In a year full of high-caliber free improv shows, this trio between Chicago drummer Franky Rosaly and Houston trombonist Dave Dove and saxophonist Jason Jackson distinguished itself not only for the sheer intensity and commitment of the players to exploring all the margins, but the preternatural communication that seemed to exist between the three -- all the more amazing, as they had never performed together before.
New York State's godfathers of noise music made their Texas debut at the Frenetic Theater in November. Mangling two saxophones and a guitar through the sheer hellish miasma of effects pedals and feedback, they pinned the entire theater (including a front row made up entirely of Houston noise scene royalty) to their seats. Witnessing two men in their mid-50s blowing squalls into each others' bells for 20 minutes with a third performing vivisection on his guitar in the background should remove all doubt that one should ever outgrow playing "too loud."
I spent the entire summer watching Little Joe Washington every Tuesday, playing his guitar with every part of his body (and occasionally the furniture), always staying somewhere in the vicinity of an actual tune, while nimbly leading his band from juke-joint jumpers to slow-burn numbers with little more than a stomp of his snakeskin boot. Though he is surely not aware of it, Little Joe serves as the perfect midpoint between the rattlecage roar of Houston noise and the open-hearted ache of the best of Houston blues and folk music, encapsulating my year in music more perfectly than I could have ever hoped.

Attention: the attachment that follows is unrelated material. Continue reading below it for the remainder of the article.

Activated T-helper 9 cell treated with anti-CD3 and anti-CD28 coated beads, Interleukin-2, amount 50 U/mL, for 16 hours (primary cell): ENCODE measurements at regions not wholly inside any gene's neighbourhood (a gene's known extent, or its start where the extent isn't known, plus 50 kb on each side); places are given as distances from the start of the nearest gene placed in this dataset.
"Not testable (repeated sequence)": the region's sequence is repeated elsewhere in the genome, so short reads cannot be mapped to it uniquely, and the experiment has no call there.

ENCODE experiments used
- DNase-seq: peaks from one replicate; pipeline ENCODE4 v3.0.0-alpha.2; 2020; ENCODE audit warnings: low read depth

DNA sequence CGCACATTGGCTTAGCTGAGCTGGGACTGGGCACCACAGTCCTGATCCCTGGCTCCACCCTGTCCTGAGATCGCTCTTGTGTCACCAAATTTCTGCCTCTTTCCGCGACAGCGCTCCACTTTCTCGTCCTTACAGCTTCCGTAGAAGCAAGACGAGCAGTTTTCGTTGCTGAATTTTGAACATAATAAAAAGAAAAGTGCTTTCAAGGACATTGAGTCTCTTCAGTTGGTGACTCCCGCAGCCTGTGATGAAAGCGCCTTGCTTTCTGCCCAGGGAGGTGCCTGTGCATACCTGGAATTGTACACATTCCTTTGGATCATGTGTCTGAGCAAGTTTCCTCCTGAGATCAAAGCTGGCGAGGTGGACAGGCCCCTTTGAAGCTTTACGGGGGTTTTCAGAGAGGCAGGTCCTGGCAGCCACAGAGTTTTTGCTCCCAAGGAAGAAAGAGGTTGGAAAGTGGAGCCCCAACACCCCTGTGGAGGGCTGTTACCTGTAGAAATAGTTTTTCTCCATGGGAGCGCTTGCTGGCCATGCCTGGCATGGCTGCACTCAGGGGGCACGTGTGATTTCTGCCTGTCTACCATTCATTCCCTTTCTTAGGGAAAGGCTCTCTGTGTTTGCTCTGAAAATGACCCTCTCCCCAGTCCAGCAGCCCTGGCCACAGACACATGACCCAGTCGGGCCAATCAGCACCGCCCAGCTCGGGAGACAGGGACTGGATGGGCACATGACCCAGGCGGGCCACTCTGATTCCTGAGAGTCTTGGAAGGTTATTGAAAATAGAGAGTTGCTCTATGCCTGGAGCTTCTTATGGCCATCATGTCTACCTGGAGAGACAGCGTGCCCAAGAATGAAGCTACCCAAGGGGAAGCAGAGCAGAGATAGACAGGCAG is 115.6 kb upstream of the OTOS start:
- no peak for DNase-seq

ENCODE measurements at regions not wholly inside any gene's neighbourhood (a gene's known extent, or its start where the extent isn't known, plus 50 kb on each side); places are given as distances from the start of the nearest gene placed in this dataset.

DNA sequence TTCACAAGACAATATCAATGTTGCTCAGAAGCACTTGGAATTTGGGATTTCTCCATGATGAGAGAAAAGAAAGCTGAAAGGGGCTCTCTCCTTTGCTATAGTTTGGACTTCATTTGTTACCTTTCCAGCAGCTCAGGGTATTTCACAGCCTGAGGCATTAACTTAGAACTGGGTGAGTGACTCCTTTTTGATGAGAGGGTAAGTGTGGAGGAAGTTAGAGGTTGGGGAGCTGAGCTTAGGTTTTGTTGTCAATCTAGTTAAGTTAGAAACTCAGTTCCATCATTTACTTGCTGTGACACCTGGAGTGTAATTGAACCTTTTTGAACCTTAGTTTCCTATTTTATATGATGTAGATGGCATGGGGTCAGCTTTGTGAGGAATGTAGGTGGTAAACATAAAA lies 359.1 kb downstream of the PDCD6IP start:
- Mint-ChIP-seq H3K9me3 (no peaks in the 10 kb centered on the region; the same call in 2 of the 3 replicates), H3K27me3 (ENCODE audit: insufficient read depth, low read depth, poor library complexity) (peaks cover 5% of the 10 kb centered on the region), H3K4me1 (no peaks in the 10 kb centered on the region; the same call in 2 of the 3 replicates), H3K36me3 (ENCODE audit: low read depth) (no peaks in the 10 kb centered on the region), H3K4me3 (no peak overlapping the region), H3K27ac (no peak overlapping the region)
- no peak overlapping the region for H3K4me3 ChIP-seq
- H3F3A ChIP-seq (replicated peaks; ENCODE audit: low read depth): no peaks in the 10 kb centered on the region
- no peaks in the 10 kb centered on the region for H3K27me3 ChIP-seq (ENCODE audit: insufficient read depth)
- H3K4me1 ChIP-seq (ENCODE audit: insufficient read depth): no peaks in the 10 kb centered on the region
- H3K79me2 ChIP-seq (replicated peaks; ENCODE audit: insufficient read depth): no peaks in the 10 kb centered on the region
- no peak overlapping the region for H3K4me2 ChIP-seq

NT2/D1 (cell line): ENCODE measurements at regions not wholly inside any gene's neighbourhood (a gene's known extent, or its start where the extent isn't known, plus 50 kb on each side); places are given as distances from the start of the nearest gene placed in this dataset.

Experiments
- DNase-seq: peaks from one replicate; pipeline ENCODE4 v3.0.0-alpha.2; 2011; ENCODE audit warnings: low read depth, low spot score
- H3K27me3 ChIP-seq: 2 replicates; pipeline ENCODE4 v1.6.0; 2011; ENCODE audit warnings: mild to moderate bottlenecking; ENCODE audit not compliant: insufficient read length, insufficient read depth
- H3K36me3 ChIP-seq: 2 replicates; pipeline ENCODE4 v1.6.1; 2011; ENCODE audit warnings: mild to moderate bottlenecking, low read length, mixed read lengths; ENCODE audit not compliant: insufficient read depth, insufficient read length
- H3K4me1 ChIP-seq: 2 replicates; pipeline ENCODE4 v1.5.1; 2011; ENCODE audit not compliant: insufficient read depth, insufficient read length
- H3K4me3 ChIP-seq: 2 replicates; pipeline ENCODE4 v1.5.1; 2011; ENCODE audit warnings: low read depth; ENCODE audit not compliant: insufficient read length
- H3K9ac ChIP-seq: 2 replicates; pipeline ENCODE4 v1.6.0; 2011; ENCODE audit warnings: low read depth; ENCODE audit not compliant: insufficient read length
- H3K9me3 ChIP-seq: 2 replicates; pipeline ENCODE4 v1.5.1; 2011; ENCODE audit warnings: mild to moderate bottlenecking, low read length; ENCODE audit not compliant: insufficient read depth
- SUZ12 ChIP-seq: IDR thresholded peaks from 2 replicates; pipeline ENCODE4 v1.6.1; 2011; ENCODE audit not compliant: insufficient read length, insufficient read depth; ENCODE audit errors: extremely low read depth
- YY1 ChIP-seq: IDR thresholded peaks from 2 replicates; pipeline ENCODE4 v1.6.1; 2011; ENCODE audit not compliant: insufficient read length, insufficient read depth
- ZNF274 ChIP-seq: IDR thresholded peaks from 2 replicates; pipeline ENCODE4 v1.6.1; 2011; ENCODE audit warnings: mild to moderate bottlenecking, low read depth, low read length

PRESTON PAYNE (Eater of Psychedelisandwiches):
This has honestly been one of the best years of the decade. Below you'll find some highlights of this year that I consider to be one of the best years of the decade. You may disagree with some of these highlights of the year that I consider to be one of the best years of the decade. My hope is that you will not disagree with any of these highlights of the year that I consider to be one of the best years of the decade. That is soon to be decided though, and it may not be the case. In that case, I hope you are still happy.
When: October 17-18, 2009.
Where: Treasure Island in San Francisco Bay, CA.
First Day Highlights: Murs, Passion Pit, Dan Deacon, Brazilian Girls, MSTRKRFT, Girl Talk, MGMT. With the refreshing hip-hop of Murs, the falsetto-y indie dance pop of Passion Pit, the interactive schizophrenic euphoria of Dan Deacon and his posse of keyboardists and drummers, the perkiness/sexiness of Brazilian Girls, island-shaking beats of MSTRKRFT and Girl Talk, and the young psych-stars in MGMT, the first day was quite electronic and dance-y. It was fun.
Second Day Highlights: Sleepy Sun, Edward Sharpe & the Magnetic Zeros, Grizzly Bear, Vetiver, Beirut, The Walkmen, Yo La Tengo, The Decemberists, The Flaming Lips. The second day was a psychedelic masterpiece, and everyone was very verrrrryyyy relaxed until The Flaming Lips started their freak-out session, at which point the island turned into a deranged carnival. Sleepy Sun's riffs spooked the hell out of the dark clouds that initially threatened the day. Eventually, this is what happened.